all posts marked General

Thank you!

Thursday, July 4, 2019Norm Rousseauposted in General

Thank you to all our Past and Current customers for your loyal support and putting your trust with us in your home purchase. Norm and Sylvia

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Time to check your deck

Friday, May 17, 2019Norm Rousseauposted in General

We pull this tip out every Spring because that is the time of year we are getting ready to start using our decks again. To avoid potential accidents you should be performing a quick check to make sure that your deck areas are still serviceable and safe for your family.

Check that they are securely attached to the house and are level. Check that the support posts under the decks are plumb. Over the winter months the wood and supporting beams may have deteriorated. Check for rotten boards and replace as required. It is not uncommon to need to re-level your decks in the spring.

In order to prolong the life of the wood, wash the deck to remove any mold or mildew, and apply water repellents or semi-transparent deck stain.



Monday, April 8, 2019Norm Rousseauposted in General


Radon is a radioactive gas that occurs naturally when the uranium in soil and rock breaks down. It is invisible, odourless and tasteless. When radon is released from the ground into the outdoor air, it is diluted and is not a concern. However, in enclosed spaces like homes, it can sometimes accumulate to high levels, which can be a risk to the health of you and your family.

6 Easy Ways to Soundproof a Room

Tuesday, April 2, 2019Norm Rousseauposted in General

By Lara Ceroni

Lara is an experienced writer, editor and social strategist having spent over a decade working for major global publications, as well as national newspapers.

Whether it's noisy neighbours, bleeping garbage trucks or thudding footsteps, unwanted outside noise at home can be infuriating. Thankfully, there are several ways we can minimize those sounds so our home is a peaceful, tranquil oasis. Here are some of our favorite soundproofing solutions.

1. Use sound-absorbing rugs and carpets


Hard surfaces reflect sound waves while soft surfaces absorb them, so materials like padded carpeting will help reduce vibrations. Uncovered, hard floors—like bare wood, tile or laminate—will emphasize footsteps, so for rooms requiring extra quiet, like a study or a bedroom, wall-to-wall carpeting is your best bet. If committing to a fully carpeted room isn't your style, a few well-placed rugs will work wonders. Opt for thick, plush fabrics to absorb as much sound as possible and don't forget a carpet pad underneath. Thankfully, we hear shag rugs are making a comeback!

2. Fill in the cracks


Close-up Of Person Hand Applying Silicone Sealant With Silicone Gun On Window

Sound is like water; it can seep into any unsealed space. From gaps under doors to airflow coming through or around your windows, gaps let in clamour, so a very easy and affordable strategy for soundproofing your home is by simply filling in the cracks. A few ways to seal away outdoor sounds include:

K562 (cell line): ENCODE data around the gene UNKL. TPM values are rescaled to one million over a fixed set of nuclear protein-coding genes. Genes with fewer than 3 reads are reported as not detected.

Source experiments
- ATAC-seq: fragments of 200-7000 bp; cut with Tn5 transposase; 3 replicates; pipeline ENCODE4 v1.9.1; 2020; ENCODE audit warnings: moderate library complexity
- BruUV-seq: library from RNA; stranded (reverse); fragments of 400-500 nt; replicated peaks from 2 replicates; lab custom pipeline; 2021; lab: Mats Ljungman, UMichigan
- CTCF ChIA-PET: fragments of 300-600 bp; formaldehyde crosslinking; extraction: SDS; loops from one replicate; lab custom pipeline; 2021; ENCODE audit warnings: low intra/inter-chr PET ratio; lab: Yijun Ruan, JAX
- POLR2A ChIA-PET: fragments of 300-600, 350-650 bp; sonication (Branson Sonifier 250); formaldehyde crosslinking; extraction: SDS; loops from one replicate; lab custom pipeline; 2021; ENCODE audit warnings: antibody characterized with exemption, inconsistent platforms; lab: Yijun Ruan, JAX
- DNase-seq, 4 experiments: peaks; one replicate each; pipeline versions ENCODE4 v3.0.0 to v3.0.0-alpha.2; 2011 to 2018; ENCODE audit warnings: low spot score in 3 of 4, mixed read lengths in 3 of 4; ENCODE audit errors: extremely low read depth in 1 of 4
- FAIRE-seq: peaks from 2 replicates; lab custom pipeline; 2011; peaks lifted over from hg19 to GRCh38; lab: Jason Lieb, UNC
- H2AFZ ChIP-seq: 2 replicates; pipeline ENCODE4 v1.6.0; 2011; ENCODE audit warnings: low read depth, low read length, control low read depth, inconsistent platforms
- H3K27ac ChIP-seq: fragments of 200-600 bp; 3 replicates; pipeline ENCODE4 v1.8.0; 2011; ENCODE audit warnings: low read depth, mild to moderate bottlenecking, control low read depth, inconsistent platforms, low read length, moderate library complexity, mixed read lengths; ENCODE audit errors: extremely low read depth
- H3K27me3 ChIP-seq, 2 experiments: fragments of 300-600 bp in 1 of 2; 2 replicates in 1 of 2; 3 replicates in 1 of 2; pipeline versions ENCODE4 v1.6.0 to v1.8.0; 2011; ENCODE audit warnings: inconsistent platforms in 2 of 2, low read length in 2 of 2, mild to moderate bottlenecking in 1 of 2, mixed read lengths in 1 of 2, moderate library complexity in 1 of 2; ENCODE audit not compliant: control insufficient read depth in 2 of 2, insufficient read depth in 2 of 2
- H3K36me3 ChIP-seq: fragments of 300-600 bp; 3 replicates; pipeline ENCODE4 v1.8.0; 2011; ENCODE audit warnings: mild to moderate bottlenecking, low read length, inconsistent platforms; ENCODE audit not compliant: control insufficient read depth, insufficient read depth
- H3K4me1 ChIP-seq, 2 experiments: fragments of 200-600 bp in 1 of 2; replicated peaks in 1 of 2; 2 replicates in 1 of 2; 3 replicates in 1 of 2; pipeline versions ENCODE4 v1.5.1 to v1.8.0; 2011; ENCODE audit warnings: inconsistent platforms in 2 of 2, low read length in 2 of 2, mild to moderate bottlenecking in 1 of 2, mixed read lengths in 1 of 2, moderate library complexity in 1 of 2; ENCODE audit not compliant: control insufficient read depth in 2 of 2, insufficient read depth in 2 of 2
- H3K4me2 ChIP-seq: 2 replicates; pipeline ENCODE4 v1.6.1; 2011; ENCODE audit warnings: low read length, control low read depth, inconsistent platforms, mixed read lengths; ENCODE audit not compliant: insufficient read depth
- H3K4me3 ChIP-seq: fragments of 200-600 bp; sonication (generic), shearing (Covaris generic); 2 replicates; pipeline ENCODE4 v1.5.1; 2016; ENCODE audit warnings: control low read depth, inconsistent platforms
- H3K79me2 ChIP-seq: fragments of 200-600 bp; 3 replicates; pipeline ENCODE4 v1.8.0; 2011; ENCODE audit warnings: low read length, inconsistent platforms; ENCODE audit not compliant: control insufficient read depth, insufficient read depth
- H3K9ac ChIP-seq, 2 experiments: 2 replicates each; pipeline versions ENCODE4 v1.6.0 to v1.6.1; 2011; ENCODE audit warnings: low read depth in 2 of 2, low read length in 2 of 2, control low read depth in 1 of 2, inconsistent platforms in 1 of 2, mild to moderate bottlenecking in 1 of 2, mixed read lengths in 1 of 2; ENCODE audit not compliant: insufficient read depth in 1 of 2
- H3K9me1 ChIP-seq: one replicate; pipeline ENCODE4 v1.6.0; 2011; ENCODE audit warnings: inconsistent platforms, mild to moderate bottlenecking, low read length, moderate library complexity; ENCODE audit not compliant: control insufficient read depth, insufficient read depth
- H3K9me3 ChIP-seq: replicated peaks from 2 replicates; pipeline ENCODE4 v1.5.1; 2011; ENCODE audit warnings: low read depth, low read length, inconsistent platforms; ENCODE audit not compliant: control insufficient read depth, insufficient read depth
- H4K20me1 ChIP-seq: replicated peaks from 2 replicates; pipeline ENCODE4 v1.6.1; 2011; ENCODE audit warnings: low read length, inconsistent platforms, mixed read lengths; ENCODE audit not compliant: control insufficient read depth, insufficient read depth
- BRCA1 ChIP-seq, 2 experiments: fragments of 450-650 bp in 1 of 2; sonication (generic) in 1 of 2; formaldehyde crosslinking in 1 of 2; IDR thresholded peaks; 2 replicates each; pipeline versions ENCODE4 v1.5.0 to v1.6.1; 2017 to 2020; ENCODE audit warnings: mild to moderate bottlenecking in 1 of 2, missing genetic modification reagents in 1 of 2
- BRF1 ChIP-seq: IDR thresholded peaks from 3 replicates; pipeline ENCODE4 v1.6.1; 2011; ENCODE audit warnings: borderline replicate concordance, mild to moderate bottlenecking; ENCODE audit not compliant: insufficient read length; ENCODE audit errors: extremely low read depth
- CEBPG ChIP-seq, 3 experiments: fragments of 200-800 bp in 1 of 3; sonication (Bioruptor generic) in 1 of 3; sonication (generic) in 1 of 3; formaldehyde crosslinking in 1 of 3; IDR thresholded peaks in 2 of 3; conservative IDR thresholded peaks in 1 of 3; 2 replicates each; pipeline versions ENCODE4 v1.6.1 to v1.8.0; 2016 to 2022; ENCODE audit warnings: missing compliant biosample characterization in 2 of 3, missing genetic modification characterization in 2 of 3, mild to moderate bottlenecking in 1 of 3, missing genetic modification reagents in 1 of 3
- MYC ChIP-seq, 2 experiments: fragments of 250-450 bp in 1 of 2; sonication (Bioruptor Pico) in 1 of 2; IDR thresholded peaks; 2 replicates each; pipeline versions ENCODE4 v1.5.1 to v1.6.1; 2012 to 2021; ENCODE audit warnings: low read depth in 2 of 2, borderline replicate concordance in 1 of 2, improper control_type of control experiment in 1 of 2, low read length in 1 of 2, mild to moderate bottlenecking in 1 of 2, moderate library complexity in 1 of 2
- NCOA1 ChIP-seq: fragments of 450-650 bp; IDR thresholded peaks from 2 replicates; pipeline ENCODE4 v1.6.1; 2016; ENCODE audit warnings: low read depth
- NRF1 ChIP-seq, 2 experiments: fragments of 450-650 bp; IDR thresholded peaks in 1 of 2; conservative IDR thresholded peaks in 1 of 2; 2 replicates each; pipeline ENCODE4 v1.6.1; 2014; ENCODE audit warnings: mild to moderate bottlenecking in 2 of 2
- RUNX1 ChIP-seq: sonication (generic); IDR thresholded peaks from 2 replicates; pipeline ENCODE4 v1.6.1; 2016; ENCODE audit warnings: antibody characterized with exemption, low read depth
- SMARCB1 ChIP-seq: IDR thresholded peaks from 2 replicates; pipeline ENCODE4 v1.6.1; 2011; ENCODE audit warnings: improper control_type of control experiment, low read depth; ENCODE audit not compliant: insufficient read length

• Caulking around switch and receptacle boxes for a tight seal;
  • Placing weatherstrips under your doors;
  • Installing weatherstripping along the edge of windows;
  • Filling in cracks in drywall (a major cause of noise) with caulking;
  • Filling in any cracks you find in floorboards; and
  • Installing storm windows.

3. Hang heavy drapes


Windows are often overlooked as sound disruptors but they can let in a lot of noise. This is a particularly fine point for a bedroom to ensure better rest and relaxation. Spring for lined drapes, which greatly help in blocking sound from entering through the window from outside. Got a lot of noise? Heavy-duty soundproofing window treatments act as an extra-efficient barrier for reducing racket. Remember, the thicker the fabric, the better it will be at reducing sound.

4. Muffle sounds with a heavy bookcase


Here's a fun hack that doubles as storage. If you have thin walls, consider installing a built-in bookshelf as a partition. Books and other objects can help reduce sound wave vibrations and noise coming from the other side.

5. Invest in new doors


Most interior doors are hollow-core, so to reduce noise, invest in new composites, like particleboard-core, composite-core or solid wood doors. They will work much better at providing a sound barrier.

6. Install acoustic panels


Made of porous expanded polypropylene (PEPP), acoustic sound panels are meant to improve the acoustics inside a room (for example, a home theatre), but they're also great at blocking outside noise. Some manufacturers even offer custom-printed fabrics to turn your panels into wall art. Installation is relatively simple: just attach with clips and velcro.

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Tuesday, April 2, 2019Norm Rousseauposted in General



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